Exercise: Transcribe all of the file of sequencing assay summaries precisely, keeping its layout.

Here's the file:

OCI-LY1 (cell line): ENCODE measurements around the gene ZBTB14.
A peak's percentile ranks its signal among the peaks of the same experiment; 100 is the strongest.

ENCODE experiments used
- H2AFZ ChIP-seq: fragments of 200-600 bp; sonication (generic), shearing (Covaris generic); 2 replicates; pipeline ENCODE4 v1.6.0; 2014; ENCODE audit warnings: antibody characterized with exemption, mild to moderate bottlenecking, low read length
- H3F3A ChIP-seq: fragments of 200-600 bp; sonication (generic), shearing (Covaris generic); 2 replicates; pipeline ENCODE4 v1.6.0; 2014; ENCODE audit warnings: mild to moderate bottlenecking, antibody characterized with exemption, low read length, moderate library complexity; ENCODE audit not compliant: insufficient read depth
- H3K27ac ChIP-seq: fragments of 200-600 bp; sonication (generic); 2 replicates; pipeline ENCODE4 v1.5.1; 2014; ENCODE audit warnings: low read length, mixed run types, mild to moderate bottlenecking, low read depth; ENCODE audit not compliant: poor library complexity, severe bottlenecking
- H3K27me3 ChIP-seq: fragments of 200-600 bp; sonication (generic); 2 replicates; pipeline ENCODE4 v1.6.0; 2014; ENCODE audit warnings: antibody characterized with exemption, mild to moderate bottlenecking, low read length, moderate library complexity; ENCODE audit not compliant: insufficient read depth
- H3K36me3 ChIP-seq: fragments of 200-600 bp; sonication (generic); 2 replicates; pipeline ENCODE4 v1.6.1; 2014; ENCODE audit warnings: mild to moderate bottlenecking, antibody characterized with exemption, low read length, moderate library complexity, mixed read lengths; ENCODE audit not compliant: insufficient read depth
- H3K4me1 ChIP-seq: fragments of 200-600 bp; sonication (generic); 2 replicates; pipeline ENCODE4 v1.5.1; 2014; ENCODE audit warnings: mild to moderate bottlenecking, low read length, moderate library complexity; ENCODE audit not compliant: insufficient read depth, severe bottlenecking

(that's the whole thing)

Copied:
OCI-LY1 (cell line): ENCODE measurements around the gene ZBTB14.
A peak's percentile ranks its signal among the peaks of the same experiment; 100 is the strongest.

ENCODE experiments used
- H2AFZ ChIP-seq: fragments of 200-600 bp; sonication (generic), shearing (Covaris generic); 2 replicates; pipeline ENCODE4 v1.6.0; 2014; ENCODE audit warnings: antibody characterized with exemption, mild to moderate bottlenecking, low read length
- H3F3A ChIP-seq: fragments of 200-600 bp; sonication (generic), shearing (Covaris generic); 2 replicates; pipeline ENCODE4 v1.6.0; 2014; ENCODE audit warnings: mild to moderate bottlenecking, antibody characterized with exemption, low read length, moderate library complexity; ENCODE audit not compliant: insufficient read depth
- H3K27ac ChIP-seq: fragments of 200-600 bp; sonication (generic); 2 replicates; pipeline ENCODE4 v1.5.1; 2014; ENCODE audit warnings: low read length, mixed run types, mild to moderate bottlenecking, low read depth; ENCODE audit not compliant: poor library complexity, severe bottlenecking
- H3K27me3 ChIP-seq: fragments of 200-600 bp; sonication (generic); 2 replicates; pipeline ENCODE4 v1.6.0; 2014; ENCODE audit warnings: antibody characterized with exemption, mild to moderate bottlenecking, low read length, moderate library complexity; ENCODE audit not compliant: insufficient read depth
- H3K36me3 ChIP-seq: fragments of 200-600 bp; sonication (generic); 2 replicates; pipeline ENCODE4 v1.6.1; 2014; ENCODE audit warnings: mild to moderate bottlenecking, antibody characterized with exemption, low read length, moderate library complexity, mixed read lengths; ENCODE audit not compliant: insufficient read depth
- H3K4me1 ChIP-seq: fragments of 200-600 bp; sonication (generic); 2 replicates; pipeline ENCODE4 v1.5.1; 2014; ENCODE audit warnings: mild to moderate bottlenecking, low read length, moderate library complexity; ENCODE audit not compliant: insufficient read depth, severe bottlenecking